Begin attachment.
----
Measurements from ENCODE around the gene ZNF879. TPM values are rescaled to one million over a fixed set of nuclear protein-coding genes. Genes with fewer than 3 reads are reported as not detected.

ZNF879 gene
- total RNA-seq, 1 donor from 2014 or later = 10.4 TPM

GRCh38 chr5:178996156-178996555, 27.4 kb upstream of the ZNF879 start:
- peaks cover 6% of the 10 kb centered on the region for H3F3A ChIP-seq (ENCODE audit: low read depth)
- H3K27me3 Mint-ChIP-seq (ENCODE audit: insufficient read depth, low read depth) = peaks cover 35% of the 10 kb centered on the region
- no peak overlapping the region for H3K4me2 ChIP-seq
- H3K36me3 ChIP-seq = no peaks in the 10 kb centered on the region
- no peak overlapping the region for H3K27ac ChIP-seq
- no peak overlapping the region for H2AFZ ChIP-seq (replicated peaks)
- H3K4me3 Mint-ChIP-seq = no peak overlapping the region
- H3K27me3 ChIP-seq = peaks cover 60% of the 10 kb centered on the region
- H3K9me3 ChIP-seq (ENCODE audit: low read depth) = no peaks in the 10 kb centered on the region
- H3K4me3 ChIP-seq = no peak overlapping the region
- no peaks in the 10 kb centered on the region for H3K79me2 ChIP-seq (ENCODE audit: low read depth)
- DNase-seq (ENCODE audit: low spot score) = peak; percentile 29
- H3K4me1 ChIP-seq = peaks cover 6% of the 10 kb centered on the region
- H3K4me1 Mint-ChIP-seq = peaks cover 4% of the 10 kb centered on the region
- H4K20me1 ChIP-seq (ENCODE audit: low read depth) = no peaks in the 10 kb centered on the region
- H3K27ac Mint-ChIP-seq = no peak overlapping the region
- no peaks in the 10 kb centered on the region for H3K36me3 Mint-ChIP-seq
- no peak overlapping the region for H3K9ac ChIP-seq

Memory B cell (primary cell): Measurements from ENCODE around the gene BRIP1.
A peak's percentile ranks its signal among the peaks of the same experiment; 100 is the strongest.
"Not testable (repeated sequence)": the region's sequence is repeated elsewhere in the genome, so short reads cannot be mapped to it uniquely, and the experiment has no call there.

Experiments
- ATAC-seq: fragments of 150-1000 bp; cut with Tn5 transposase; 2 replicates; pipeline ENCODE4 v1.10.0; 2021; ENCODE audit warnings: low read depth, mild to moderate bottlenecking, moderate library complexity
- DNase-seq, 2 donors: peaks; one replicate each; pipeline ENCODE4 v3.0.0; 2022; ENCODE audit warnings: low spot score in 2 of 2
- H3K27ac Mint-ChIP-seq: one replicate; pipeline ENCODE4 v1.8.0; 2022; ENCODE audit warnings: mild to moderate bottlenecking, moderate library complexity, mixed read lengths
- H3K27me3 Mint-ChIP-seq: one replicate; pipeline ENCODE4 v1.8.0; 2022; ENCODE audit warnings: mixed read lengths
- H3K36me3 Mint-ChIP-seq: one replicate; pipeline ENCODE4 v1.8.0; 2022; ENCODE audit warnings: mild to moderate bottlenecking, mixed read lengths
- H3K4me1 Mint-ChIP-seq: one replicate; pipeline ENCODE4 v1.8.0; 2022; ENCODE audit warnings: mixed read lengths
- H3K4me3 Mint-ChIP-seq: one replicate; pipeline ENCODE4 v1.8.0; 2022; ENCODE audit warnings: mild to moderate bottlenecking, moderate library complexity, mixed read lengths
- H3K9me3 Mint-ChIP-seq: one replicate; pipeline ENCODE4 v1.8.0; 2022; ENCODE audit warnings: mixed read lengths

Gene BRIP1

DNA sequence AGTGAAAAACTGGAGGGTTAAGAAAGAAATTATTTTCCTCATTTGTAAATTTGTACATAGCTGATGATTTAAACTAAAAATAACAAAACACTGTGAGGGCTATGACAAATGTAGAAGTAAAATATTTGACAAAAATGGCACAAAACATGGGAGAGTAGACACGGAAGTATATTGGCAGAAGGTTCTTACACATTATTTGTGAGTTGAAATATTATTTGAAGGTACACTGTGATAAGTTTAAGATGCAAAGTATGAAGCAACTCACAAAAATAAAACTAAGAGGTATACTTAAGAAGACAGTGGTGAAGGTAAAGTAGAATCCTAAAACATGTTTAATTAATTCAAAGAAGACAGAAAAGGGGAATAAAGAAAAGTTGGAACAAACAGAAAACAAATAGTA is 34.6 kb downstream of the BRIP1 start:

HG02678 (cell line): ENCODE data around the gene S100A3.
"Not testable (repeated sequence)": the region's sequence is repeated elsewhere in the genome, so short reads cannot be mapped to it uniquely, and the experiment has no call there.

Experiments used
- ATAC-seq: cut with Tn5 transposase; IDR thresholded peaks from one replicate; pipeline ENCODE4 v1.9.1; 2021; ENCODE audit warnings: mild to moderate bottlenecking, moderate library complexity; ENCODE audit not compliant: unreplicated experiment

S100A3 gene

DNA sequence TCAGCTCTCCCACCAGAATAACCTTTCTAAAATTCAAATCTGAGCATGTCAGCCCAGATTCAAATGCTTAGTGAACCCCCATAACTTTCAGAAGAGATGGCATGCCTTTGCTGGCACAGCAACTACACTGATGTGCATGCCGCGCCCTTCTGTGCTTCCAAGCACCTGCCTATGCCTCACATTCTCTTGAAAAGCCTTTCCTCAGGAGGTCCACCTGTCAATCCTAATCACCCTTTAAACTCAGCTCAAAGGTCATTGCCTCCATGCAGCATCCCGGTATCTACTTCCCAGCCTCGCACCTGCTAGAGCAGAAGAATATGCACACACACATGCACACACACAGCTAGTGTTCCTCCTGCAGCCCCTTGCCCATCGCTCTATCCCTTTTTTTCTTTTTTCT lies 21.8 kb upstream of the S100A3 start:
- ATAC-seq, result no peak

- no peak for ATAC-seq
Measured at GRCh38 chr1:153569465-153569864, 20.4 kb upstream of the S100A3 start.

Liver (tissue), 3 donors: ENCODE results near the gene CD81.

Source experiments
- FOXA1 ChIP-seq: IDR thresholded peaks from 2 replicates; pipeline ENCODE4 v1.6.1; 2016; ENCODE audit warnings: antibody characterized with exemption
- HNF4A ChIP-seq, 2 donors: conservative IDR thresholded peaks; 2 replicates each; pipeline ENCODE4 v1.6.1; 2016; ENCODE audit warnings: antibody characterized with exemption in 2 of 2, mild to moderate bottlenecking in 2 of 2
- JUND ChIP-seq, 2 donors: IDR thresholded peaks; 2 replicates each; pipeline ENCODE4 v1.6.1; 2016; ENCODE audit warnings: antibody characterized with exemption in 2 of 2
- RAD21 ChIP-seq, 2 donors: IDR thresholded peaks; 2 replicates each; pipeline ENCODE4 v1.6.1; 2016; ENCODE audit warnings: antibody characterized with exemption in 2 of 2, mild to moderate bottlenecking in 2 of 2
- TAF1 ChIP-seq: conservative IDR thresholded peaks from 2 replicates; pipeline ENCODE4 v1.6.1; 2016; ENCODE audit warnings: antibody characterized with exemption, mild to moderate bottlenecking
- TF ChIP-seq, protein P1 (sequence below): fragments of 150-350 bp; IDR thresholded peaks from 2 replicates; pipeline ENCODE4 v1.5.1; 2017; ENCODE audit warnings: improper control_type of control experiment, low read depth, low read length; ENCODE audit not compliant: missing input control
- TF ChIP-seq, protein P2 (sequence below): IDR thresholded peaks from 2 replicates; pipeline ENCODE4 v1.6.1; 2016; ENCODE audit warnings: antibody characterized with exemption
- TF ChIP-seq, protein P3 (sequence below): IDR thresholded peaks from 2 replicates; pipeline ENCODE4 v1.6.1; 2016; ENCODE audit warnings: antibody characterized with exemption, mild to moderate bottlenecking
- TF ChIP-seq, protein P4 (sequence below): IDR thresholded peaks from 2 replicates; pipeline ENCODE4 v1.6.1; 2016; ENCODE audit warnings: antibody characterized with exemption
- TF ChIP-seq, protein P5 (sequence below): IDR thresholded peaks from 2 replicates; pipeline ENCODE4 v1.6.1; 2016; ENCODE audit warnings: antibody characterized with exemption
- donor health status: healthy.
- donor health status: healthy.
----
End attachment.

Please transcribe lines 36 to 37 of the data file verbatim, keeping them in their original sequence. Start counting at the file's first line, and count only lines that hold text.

DNA sequence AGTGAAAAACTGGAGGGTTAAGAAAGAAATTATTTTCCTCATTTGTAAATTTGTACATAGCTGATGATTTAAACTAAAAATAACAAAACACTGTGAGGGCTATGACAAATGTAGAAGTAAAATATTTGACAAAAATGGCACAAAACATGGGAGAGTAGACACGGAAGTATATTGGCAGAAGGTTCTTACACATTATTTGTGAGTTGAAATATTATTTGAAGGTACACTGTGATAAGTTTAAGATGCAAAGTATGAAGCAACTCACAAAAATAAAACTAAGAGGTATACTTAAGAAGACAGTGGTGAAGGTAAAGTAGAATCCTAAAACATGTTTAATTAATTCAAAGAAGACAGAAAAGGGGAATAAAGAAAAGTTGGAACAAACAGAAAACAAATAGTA is 34.6 kb downstream of the BRIP1 start:

HG02678 (cell line): ENCODE data around the gene S100A3.